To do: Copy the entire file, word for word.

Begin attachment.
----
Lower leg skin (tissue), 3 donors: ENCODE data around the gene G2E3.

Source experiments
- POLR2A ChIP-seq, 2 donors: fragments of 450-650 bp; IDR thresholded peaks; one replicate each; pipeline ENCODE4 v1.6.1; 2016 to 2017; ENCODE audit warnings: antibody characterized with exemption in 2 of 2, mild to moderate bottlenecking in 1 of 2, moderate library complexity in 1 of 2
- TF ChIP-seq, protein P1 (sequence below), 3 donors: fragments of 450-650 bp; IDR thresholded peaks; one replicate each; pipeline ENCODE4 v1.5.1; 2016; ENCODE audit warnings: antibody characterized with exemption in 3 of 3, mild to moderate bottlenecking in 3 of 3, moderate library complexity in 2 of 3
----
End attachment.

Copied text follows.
Lower leg skin (tissue), 3 donors: ENCODE data around the gene G2E3.

Source experiments
- POLR2A ChIP-seq, 2 donors: fragments of 450-650 bp; IDR thresholded peaks; one replicate each; pipeline ENCODE4 v1.6.1; 2016 to 2017; ENCODE audit warnings: antibody characterized with exemption in 2 of 2, mild to moderate bottlenecking in 1 of 2, moderate library complexity in 1 of 2
- TF ChIP-seq, protein P1 (sequence below), 3 donors: fragments of 450-650 bp; IDR thresholded peaks; one replicate each; pipeline ENCODE4 v1.5.1; 2016; ENCODE audit warnings: antibody characterized with exemption in 3 of 3, mild to moderate bottlenecking in 3 of 3, moderate library complexity in 2 of 3